Defamation and Malicious Publication (Scotland) Bill: Stage 1

Part of the debate – in the Scottish Parliament on 5th November 2020.

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Photo of Fulton MacGregor Fulton MacGregor Scottish National Party

As a member of the Justice Committee, which has taken the bill through stage 1, I put on record my thanks to colleagues and particularly to the clerks. It is a complex and at times technical bill, and although not always headline grabbing, it is nonetheless an important bill and one that is needed in the 21st century.

As others have pointed out, freedom of expression remains important, but we must also consider what safeguards we can put in place to ensure that an individual’s reputation is not unjustly tarnished. We have ascertained that the Scots law definitions of defamation and verbal injury are no longer fit for purpose. They are not concise, they do not strike the right balance and, importantly, they are simply not modern enough to deal with issues such as online publications.

The bill’s provisions will enable us to improve the accessibility of the common law by making it more straightforward for individuals to use. Crucially, we can ensure that the relationship between freedom of expression and individual reputation is considered with balance.

The bill also proposes raising the threshold for bringing defamation actions. Various proposals, including a serious harm test, a single publication rule and a one-year time limit for raising a court action, will create a higher threshold for taking court action, which will ultimately help to balance the law protecting freedom of expression.

In truth, the law of defamation has been amended in a disjointed fashion, with legislative changes occurring most recently in 2013 and, before that, 1996. As online publications are now commonplace, the world has become very different, and we must make sure that the law reflects that.

It is not just publications that are affected by that new aspect—for example, social media and messaging apps have opened up a whole new world. Any individual in the chamber with access to a smartphone can become a content creator in the click of a few buttons. Most of us have some kind of social media account, and we can voice our opinions and views on any given subject within seconds. Although I encourage its responsible use, social media does not have the safeguards in place that can be seen in print media. That is why we must update the legislation: it is not fit for purpose in a world that goes beyond print publications. The bill makes provision for the courts to require websites to remove content and to require people or bodies to stop distributing or showing material.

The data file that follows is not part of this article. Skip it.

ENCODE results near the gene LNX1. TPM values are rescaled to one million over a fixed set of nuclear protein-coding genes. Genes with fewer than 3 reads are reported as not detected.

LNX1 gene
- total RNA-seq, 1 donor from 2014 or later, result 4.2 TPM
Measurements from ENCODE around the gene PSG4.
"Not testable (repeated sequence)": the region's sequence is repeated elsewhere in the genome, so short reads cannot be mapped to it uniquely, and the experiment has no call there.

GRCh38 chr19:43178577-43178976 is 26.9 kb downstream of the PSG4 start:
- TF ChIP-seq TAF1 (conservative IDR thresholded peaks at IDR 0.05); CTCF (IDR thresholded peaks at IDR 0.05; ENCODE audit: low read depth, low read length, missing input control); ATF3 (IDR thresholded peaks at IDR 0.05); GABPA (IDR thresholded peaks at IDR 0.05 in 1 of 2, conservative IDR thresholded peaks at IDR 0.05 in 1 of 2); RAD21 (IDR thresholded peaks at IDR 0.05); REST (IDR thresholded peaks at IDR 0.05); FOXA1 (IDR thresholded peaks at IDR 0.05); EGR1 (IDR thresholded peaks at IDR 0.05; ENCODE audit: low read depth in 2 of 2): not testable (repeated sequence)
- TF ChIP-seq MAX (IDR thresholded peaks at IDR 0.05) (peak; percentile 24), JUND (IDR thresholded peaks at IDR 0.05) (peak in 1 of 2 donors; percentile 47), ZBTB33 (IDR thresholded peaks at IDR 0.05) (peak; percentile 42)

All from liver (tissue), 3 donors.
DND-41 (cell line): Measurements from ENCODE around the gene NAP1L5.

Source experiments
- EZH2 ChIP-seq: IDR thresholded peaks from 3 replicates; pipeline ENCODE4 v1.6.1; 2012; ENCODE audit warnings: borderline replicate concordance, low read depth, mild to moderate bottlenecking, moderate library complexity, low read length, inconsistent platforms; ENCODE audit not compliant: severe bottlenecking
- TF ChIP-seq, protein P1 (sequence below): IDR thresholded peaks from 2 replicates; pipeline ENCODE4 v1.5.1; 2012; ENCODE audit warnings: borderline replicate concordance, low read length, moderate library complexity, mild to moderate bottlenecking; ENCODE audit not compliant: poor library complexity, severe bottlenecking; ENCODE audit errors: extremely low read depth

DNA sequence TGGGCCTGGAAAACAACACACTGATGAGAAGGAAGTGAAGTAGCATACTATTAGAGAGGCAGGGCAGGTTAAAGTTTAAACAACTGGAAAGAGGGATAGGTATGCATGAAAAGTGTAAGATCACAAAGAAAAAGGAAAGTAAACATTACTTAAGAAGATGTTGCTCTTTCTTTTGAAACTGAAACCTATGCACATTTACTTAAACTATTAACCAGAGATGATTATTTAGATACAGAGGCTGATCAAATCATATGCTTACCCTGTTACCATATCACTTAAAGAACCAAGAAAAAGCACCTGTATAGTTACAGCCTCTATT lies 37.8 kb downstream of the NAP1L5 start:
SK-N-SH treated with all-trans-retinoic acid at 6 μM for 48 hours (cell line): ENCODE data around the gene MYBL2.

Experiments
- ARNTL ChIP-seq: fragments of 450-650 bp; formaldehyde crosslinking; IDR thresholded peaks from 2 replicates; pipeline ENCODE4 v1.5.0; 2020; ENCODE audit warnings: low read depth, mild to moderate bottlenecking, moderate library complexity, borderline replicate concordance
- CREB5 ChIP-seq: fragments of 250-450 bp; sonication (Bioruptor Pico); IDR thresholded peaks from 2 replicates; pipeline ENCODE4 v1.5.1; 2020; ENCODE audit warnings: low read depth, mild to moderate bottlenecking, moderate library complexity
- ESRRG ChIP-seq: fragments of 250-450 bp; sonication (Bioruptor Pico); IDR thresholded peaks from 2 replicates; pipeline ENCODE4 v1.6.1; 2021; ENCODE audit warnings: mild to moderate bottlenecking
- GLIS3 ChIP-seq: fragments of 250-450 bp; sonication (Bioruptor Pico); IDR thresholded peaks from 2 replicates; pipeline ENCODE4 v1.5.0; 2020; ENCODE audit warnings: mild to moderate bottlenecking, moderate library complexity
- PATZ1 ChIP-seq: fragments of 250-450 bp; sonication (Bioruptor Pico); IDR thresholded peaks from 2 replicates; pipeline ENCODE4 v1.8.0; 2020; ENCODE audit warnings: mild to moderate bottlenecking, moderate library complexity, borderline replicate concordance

The main issue that the bill is designed to address is the current law’s “chilling effect” on freedom of speech, with people feeling that they cannot publish something for fear of legal action. The complexity of the law makes the situation worse, because it can add to the costs of defending court proceedings. Publishers can feel silenced when there can be consequences for publications that mention an individual. The bill, in effect, clarifies that cases can be brought only where real harm has been done to an individual’s reputation. I note the minister’s point on the serious harm threshold, which was one of the most widely discussed issues during the committee’s evidence sessions.

I will move on to other areas that the committee looked into. I know that previous speakers have already covered them—mainly because there were only a few areas of contention.

Others have talked about the Derbyshire principle. For the record, my colleague John Finnie undertook the legwork on that issue for the committee at stage 1. As has been said, we recommended in our report that the section on that be redrafted to make the Scottish Government’s intention clearer on which bodies are covered and to provide examples of those that are exempt. I fully welcome the minister’s offer to work with members to ensure that we get a provision that codifies the Derbyshire principle as it exists now in a way that alleviates stakeholders’ concerns and is as clear and as flexible as possible.

We have also heard about secondary publishers and malicious publication.

I see that my four minutes are almost up. The minister’s approach throughout has been one of willingness to work with the committee going into stage 2—that reflects her overall approach to the previous bill that she brought to the Justice Committee. I look forward to stage 2, and I support the general principles of the bill at this stage.